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What are the stages of Healthy Sleep?

Let’s find out!



When you think of your sleep cycle, you might simply define it as ‘awake’ versus ‘asleep’. In reality, there are multiple stages during effective sleep, and each has a purpose in laying the foundations for a healthy lifestyle. Read on and I will answer the question; what are the basic components of your sleep?

4 Stages of a healthy sleep

Image: verywellhealth.com, 2019. The 4 Stages of Sleep. [image] Available at: https://www.verywellhealth.com/the-four-stages-of-sleep-2795920 [Accessed 29 December 2020].

NREM

NREM (Non-Rapid Eye Movement) sleep can be broken down into distinct stages, ranging from N1 to N3. Each stage slows your breathing, heart rate and brain activity.

N1

The first stage, N1, occurs as you shift from being awake and alert into a restful, relaxed state. As your nervous system begins to focus on internal affairs, the level of activity in your brain becomes less erratic. This stage is essentially the ‘descent’ into a restful sleep.

N2

N2 is the second stage. Here, we prepare ourselves to enter deep sleep. Our system settles even further, our temperature lowers, and our eyes stop moving beneath our lids. This is where we spend most of our sleeping time on any given night.

N3

N3 is defined as deep sleep and is vital to our health. It is in this third stage that our body repairs itself, releasing important hormones such as melatonin, the ‘sleepy hormone’. Did you know that melatonin also interacts with our immune system? Some studies suggest it works to counteract immunodeficiency and help fight against the disease.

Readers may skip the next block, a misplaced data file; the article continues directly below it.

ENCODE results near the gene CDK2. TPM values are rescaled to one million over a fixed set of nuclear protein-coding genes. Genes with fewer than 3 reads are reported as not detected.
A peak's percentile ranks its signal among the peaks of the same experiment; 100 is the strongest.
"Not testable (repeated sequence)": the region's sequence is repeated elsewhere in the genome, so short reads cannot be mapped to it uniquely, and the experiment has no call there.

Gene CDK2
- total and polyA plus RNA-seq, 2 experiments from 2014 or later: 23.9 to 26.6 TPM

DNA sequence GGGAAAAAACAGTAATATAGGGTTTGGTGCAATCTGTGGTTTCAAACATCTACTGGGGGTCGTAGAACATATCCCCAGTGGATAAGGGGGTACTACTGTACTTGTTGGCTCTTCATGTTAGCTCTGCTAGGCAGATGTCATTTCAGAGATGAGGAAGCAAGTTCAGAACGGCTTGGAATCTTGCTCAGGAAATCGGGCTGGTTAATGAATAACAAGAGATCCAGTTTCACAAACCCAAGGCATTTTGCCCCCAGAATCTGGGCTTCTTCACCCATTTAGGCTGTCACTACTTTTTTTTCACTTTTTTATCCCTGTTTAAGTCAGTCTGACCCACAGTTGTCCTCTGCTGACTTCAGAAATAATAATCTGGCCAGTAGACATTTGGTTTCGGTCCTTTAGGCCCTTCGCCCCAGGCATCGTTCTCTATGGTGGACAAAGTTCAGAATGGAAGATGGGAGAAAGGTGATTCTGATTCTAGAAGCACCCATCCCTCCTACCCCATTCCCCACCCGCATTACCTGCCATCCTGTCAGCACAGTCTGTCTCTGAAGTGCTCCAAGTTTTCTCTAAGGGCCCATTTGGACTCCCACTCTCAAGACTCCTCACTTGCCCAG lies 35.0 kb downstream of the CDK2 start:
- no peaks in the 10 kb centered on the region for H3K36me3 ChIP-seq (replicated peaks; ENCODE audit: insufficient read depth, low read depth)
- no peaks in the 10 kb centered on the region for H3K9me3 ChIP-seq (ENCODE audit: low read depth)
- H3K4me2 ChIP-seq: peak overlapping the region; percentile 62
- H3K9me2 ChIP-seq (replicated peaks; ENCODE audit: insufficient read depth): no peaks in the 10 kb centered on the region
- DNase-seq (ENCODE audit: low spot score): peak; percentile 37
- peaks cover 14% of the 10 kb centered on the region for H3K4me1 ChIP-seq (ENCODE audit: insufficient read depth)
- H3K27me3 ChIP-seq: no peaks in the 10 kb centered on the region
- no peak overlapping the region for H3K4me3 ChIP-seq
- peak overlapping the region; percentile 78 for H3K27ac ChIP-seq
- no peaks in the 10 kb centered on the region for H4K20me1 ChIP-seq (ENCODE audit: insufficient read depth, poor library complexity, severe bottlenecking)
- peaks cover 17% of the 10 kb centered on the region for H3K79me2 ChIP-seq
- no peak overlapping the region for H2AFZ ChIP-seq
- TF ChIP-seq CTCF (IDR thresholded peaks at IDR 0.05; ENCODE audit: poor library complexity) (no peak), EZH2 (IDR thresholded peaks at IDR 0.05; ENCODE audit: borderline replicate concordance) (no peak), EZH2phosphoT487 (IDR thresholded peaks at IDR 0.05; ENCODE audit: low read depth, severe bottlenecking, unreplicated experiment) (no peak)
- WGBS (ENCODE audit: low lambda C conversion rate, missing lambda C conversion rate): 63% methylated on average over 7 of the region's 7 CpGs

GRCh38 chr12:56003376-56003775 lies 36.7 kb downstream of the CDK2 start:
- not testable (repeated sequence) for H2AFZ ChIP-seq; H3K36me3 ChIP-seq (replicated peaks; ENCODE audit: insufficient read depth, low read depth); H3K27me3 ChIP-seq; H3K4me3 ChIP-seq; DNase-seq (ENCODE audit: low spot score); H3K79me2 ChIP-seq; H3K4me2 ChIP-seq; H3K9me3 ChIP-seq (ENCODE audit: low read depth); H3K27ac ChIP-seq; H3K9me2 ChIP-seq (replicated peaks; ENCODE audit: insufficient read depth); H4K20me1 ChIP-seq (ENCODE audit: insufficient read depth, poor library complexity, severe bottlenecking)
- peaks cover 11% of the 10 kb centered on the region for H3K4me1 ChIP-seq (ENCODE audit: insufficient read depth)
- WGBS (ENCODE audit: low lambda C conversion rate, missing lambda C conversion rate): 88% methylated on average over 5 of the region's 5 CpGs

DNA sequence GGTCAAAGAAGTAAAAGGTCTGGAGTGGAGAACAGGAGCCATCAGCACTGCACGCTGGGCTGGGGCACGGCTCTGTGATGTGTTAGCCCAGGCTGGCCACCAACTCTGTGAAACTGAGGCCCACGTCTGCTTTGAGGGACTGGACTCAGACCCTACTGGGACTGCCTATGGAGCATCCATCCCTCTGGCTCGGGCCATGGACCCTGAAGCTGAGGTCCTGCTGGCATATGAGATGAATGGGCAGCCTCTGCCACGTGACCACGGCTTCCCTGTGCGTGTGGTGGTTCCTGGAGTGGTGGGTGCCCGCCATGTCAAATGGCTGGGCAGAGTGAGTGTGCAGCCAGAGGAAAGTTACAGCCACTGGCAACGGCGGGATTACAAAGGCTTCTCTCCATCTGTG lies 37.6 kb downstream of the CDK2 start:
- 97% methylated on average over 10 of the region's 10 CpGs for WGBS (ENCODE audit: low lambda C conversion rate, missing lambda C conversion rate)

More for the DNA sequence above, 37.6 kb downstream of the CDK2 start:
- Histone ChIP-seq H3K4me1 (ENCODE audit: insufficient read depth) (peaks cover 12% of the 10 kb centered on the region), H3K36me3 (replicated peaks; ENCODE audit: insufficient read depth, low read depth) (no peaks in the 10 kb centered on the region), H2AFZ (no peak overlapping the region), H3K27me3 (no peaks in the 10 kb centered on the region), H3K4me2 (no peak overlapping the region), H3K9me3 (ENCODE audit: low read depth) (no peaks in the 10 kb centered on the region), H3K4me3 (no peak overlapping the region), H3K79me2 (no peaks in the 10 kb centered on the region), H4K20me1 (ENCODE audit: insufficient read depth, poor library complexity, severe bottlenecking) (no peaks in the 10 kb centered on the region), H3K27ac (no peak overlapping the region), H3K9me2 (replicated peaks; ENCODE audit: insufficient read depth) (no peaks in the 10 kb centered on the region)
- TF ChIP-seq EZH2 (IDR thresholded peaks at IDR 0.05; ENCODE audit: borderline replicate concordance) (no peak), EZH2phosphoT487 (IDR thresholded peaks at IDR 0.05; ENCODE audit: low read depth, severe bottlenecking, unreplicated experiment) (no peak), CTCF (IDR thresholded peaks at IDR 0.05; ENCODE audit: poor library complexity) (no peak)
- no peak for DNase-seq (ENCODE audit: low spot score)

REM

REM (Rapid Eye-Movement) sleep is the time during the night that you dream. Activity in the brain increases as you do so, and it has been suggested that memory collection and retention rely heavily on the REM stage to function properly.

REM sleep usually begins about an hour and a half after we first enter our NREM sleep stage N1. As we continue to move through each sleep stage, REM time lengthens. This may explain why we better remember dreams that have formed closer to morning; the longer we spend experiencing them, the more likely we are to retain the memory.

Image: Ted & Stacey’s Mattress Guides, 2020. REM (RAPID EYE MOVEMENT). [image] Available at: https://www.mattress-guides.net/blog/rem-sleep/ [Accessed 29 December 2020].

Our bodies move through the sleep cycle multiple times during the night. It is important to allow our body to cycle through each, without interruption, if we are to reap the health benefits of an effective, restful sleep.

I hope you enjoyed reading about the components of your sleep! Join us next time for more information on maintaining a healthy sleep cycle.